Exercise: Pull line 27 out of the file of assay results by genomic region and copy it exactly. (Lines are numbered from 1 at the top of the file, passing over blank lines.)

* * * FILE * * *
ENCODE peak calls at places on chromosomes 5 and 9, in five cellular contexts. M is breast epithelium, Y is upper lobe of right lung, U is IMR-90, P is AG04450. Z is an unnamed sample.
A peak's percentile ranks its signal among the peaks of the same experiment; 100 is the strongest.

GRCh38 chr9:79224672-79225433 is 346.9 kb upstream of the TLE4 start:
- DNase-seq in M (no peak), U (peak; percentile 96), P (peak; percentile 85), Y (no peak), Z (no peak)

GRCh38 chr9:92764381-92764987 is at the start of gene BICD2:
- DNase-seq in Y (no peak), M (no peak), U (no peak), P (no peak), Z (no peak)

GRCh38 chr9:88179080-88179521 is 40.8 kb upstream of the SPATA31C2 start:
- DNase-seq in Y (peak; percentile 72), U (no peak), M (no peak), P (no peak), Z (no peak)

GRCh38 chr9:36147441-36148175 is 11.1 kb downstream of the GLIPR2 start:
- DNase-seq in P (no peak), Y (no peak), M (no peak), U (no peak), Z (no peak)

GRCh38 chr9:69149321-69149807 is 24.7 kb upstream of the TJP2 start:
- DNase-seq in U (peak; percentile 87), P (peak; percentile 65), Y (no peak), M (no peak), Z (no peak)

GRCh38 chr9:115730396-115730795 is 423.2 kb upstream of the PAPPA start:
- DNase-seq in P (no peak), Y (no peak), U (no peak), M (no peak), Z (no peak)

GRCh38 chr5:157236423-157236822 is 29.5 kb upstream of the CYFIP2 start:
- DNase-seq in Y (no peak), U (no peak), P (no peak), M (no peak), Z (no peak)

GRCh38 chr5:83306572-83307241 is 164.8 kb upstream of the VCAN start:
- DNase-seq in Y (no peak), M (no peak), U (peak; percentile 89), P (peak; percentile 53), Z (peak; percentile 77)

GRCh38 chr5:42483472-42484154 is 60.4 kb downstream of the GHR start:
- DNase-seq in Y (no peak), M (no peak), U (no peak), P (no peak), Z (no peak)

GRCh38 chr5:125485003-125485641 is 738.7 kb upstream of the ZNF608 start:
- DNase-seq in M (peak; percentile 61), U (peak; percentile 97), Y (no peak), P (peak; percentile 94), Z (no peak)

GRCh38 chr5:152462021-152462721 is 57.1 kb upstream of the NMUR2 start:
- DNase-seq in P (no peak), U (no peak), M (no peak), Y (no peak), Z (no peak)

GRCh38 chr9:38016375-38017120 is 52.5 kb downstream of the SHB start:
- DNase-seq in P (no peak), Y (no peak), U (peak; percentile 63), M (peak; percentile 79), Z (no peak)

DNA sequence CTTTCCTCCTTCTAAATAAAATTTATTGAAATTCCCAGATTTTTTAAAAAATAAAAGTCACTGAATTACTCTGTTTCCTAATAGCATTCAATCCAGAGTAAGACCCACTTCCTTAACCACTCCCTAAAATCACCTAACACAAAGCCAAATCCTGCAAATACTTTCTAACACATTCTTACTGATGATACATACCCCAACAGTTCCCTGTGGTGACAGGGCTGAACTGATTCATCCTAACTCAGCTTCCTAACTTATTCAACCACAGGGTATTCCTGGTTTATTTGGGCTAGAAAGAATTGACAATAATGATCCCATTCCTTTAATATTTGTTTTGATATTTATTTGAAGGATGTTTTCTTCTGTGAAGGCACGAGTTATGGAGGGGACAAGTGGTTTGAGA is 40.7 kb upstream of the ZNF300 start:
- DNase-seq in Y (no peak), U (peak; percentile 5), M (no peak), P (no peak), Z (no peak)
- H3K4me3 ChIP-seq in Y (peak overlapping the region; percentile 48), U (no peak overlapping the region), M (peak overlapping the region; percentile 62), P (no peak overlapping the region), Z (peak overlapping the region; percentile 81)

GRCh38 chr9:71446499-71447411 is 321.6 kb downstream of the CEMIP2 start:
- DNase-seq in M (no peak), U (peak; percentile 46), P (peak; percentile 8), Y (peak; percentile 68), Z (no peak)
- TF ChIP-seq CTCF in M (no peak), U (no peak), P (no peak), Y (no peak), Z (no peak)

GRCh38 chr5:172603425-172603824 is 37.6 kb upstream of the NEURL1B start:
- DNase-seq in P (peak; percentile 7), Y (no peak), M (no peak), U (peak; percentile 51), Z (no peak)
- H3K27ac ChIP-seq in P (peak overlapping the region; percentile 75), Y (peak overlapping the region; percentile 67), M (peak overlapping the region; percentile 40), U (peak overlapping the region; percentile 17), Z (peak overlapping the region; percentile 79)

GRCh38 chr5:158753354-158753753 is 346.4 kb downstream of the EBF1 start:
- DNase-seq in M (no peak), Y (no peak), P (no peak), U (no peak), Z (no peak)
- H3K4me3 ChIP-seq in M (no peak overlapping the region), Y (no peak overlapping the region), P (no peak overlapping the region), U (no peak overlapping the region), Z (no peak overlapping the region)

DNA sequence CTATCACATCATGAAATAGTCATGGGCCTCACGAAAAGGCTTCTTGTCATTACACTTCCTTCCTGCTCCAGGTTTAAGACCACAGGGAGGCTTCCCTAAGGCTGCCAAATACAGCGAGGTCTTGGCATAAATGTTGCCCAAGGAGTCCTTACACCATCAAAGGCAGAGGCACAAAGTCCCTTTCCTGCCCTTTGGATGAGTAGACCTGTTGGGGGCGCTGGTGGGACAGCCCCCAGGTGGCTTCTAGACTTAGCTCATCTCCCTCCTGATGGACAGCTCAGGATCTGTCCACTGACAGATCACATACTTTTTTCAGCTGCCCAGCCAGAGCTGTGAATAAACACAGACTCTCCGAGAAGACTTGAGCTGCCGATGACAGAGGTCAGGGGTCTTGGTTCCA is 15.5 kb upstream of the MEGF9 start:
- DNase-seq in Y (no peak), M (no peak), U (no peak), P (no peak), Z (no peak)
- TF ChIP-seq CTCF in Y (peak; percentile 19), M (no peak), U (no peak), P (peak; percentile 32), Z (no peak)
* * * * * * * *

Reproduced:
DNA sequence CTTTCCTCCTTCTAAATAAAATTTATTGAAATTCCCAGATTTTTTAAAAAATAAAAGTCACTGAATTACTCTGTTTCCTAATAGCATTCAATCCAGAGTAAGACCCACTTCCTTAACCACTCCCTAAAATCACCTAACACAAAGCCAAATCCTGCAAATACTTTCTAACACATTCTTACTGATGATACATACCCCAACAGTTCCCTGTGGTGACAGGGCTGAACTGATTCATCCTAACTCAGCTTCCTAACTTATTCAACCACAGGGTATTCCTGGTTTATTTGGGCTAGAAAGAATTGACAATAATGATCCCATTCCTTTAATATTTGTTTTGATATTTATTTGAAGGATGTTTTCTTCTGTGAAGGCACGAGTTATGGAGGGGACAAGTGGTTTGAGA is 40.7 kb upstream of the ZNF300 start: